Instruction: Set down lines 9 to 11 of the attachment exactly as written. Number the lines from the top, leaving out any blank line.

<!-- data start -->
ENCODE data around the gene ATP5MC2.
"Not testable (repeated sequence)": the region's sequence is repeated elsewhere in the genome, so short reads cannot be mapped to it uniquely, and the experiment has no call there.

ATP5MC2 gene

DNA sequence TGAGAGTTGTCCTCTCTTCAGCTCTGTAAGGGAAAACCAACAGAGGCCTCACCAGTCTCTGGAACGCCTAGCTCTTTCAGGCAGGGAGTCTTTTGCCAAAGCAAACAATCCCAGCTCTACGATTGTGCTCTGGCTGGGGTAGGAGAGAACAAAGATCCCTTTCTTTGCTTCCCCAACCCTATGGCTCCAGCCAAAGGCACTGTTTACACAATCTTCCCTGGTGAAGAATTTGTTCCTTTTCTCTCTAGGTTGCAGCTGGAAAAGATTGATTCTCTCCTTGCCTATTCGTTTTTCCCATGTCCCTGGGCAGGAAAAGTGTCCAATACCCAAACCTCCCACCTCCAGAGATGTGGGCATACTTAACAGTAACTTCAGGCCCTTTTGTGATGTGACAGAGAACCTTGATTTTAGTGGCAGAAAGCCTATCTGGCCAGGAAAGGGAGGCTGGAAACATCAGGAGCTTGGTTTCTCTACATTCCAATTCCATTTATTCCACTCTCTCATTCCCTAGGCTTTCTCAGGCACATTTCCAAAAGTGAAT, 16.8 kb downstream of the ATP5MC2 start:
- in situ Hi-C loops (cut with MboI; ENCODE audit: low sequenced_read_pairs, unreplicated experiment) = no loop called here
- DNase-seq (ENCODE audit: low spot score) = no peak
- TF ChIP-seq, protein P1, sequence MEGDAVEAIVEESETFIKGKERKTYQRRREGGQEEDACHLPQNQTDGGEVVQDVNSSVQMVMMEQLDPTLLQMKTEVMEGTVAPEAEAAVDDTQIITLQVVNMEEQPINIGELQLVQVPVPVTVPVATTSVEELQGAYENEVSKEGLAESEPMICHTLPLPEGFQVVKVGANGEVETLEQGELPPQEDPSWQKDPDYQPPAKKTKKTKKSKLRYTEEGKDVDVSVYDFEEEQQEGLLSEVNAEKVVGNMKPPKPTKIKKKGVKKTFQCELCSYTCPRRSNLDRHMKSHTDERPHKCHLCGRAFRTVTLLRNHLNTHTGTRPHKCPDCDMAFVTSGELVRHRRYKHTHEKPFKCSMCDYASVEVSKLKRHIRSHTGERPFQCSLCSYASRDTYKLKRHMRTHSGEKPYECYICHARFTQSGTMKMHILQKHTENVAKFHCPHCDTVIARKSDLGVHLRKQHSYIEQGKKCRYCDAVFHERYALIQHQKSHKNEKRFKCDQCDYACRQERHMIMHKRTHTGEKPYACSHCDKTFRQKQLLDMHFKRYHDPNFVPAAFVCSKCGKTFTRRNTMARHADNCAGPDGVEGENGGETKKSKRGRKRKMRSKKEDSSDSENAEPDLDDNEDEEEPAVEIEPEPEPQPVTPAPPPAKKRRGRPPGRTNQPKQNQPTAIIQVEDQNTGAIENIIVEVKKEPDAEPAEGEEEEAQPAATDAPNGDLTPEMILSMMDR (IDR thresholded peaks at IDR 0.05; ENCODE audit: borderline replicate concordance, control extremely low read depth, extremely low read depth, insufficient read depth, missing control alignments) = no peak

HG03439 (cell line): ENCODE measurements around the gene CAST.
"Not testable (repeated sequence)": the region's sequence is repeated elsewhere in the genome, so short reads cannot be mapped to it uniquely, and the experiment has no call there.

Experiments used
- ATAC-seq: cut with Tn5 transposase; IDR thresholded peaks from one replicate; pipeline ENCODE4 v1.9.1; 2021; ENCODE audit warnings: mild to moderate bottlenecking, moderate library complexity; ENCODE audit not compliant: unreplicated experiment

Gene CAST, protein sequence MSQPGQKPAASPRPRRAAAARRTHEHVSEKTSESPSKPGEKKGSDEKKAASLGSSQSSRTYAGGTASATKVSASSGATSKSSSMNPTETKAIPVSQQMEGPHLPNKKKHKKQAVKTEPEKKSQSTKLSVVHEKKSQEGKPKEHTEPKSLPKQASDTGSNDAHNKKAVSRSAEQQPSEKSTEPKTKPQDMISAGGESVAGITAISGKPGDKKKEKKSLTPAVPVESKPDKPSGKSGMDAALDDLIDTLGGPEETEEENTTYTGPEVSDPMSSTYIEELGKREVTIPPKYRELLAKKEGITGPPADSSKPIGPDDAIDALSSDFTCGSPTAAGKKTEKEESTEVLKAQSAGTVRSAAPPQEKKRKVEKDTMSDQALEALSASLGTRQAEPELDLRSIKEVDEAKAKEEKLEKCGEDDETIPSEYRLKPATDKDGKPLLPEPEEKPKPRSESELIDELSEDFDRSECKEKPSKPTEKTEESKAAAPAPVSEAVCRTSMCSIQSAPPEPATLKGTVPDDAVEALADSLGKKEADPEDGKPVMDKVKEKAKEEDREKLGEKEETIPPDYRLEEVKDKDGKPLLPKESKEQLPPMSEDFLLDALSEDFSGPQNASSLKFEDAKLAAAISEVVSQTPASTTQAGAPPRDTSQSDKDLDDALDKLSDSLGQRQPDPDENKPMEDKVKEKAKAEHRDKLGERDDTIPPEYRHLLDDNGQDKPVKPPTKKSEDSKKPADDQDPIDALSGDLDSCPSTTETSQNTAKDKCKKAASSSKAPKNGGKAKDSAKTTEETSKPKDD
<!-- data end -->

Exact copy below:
"Not testable (repeated sequence)": the region's sequence is repeated elsewhere in the genome, so short reads cannot be mapped to it uniquely, and the experiment has no call there.

Experiments used
- ATAC-seq: cut with Tn5 transposase; IDR thresholded peaks from one replicate; pipeline ENCODE4 v1.9.1; 2021; ENCODE audit warnings: mild to moderate bottlenecking, moderate library complexity; ENCODE audit not compliant: unreplicated experiment